Film: “X-Men: First Class”
Cast: James McAvoy, Michael Fassbender and Jennifer Lawrence
Director: Matthew Vaughn
Rating: 3 out of 5
Americans, in the absence of their own ancient mythology unlike the Indians, Chinese or Europeans, have developed a national mythology of a different kind where instead of gods and goddesses, they have their Anakin Skywalker, Darth Vader and Superman. “X-Men – First Class”, with its near perfect script, apt direction and some breathtaking visual effects, firmly enforces another mythological universe to this – those of the mutants.
Much before Professor X (James McAvoy) and Magneto (Michael Fassbender) fought at the opposite end of the fragile war and peace with inferior humans, they were best of friends, fighting for the good of humanity and mutants alike, in a world that did not know mutants existed.
When a powerful mutant threatens the world, the two working together develop a difference of perspective that will pit them against each other.
The film’s focus is on Erik Lensherr or Magneto, beginning with the same scene that the first “X-Men” opened to in a concentration camp. It moves through his hatred of the man that killed his father.
The character of Charles, almost Gandhi-like with his infinite love and belief in humanity, takes second fiddle. And that’s all right. After all hatred makes for a better subject than love especially in a film with dark undertones like “X-Men”.
Director Matthew Vaughn and his writers do an apt job in articulating the mutant universe, their fear and their need to belong. The metaphor is the insecurity of every geek or everyone different desperately trying to belong in a world hostile to them.
While Professor X chooses the path of love, Magneto chooses that of hatred, thus pitting them against each other in an eternal war.
The film thus navigates the many shades between black and white expertly, reaching in the end a point where both Magneto and Professor X, though being at the same end of spectrum with similar intentions, are nonetheless divided by the choices they make.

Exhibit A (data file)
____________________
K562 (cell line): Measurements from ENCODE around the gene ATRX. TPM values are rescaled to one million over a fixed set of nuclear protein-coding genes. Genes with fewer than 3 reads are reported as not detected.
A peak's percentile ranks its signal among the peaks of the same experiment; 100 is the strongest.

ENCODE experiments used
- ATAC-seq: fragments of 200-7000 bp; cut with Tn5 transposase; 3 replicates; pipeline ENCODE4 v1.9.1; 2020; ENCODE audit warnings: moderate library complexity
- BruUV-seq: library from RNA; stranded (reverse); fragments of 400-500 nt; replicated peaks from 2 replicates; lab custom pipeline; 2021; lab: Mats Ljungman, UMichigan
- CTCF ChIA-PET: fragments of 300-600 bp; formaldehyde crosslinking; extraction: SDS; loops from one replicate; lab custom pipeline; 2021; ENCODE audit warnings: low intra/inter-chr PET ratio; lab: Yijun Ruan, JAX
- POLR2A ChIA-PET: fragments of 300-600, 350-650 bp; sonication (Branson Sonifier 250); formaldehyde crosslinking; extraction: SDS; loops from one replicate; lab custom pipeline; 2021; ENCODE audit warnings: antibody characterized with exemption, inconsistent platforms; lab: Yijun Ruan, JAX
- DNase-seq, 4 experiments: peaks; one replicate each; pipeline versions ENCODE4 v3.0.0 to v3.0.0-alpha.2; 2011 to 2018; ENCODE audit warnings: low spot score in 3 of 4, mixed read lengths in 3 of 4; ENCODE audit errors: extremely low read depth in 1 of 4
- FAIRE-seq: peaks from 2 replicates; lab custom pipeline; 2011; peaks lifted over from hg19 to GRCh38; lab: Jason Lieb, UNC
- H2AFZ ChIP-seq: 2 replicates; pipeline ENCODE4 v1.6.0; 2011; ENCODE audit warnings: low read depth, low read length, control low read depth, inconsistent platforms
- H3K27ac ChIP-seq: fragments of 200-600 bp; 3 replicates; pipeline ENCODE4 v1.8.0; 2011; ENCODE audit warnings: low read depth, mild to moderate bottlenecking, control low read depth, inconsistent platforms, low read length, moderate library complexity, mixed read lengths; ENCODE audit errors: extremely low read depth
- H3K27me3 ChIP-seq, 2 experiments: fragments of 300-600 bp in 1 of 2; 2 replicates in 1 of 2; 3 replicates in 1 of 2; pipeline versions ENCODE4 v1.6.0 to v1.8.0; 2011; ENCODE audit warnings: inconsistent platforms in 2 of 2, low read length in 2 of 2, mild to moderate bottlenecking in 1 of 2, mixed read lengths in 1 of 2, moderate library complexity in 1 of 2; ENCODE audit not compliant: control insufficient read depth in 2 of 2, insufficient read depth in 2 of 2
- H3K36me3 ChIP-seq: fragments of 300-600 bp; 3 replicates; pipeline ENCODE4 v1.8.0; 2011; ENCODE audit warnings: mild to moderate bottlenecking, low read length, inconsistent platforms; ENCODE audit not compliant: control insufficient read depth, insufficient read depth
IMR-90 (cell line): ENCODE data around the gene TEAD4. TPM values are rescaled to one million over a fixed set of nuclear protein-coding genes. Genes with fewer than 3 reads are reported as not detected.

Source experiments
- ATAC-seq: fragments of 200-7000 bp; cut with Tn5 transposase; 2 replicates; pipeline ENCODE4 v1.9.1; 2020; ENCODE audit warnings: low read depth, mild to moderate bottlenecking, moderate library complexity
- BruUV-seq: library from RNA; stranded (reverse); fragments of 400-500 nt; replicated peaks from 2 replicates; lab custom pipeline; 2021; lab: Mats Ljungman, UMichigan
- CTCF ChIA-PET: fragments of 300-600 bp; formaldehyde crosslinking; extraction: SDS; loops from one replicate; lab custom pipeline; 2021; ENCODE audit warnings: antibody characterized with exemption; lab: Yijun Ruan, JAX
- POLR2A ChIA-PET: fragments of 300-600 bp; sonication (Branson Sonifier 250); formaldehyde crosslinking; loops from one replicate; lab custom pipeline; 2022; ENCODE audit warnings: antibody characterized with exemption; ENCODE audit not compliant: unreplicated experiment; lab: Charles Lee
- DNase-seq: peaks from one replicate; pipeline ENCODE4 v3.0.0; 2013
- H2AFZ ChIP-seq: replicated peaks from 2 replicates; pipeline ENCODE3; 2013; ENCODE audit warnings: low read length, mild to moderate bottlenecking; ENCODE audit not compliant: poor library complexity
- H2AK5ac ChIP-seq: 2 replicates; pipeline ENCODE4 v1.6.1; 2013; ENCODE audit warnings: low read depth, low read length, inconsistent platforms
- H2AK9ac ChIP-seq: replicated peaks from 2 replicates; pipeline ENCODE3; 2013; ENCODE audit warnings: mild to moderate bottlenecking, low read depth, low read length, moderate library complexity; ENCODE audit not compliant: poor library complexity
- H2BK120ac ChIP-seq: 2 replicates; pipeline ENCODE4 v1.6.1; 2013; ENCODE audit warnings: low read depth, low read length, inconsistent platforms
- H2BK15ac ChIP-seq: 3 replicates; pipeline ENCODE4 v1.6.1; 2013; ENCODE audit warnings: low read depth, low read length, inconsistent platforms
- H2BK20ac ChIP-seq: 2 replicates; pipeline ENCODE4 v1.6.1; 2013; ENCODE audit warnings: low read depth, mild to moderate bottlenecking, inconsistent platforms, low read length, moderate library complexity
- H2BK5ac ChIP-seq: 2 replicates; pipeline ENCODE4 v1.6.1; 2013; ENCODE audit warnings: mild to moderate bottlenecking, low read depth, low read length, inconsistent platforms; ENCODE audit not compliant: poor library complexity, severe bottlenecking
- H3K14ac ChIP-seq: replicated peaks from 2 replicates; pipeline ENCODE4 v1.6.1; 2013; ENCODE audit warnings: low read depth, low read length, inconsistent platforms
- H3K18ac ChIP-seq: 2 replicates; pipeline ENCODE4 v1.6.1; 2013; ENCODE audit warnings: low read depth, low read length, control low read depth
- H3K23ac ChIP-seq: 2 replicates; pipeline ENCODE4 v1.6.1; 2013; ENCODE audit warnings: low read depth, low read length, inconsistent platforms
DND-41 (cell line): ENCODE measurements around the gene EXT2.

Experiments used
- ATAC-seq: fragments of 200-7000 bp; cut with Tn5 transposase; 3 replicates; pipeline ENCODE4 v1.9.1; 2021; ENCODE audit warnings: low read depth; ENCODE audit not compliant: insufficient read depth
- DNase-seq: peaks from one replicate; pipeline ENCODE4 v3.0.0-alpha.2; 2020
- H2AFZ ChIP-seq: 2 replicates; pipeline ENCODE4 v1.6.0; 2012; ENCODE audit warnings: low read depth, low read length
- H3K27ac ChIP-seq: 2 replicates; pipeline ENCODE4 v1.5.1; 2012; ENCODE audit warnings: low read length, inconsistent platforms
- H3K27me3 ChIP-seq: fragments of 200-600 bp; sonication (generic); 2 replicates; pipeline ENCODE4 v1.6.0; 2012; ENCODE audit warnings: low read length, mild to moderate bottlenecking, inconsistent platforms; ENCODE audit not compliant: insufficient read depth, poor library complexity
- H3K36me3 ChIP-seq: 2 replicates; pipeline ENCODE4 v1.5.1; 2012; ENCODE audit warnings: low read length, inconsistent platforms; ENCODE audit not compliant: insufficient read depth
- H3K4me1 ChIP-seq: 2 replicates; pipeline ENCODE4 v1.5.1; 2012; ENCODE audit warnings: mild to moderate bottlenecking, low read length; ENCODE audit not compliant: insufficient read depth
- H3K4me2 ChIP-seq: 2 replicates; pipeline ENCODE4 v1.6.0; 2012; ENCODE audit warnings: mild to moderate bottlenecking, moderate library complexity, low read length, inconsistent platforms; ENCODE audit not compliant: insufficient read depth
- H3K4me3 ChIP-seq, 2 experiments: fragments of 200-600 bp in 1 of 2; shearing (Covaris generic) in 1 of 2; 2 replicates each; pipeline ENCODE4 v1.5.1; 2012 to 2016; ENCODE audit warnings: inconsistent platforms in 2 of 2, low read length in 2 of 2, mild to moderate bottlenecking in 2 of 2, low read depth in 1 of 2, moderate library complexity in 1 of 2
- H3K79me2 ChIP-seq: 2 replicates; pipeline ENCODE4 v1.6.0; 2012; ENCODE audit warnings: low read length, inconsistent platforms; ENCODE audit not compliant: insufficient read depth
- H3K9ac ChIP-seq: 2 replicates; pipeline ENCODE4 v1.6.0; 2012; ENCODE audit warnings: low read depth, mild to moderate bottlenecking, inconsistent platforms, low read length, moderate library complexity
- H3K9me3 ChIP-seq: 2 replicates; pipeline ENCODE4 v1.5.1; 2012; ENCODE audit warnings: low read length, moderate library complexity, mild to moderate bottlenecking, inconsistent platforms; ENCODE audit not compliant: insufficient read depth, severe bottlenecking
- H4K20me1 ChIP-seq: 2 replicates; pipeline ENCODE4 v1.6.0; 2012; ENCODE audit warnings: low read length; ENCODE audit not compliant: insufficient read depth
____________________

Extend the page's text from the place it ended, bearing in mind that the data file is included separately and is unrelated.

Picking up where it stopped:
It is just like the rest of us find ourselves in life and the position we take and follow, which ultimately define us.
Magneto is also a perfect choice, and the good writing ensures that in the end he is made a tragic hero, on the lines of Prometheus of Greek mythology with the same angst, love and rebelliousness.
The main drawback of the film is that it is a little awkward and caricatures many situations in an attempt to be true to the other “X-Men” films.
It also draws heavily from Zack Snyder’s underrated masterpiece “Watchmen” and though it refuses to go dense into the human, and mutant condition, it is a commendable effort.
Though the audience can predict the end, aware as they are of the other “X-Men” movies, yet a good scriptwriting (consider handling so many characters and infusing life in them through good characterising) ensures that the entertainment and novelty values are not lost.
The casting is also almost spotless and all the actors revel in bringing out the angst and sublimity of their emotions.
“X-Men: First Class” in the scope of its story and its deft handling thus not just becomes the confirmation of a well-established franchise but the birth of a new one as well. Same when you consider an American mythology.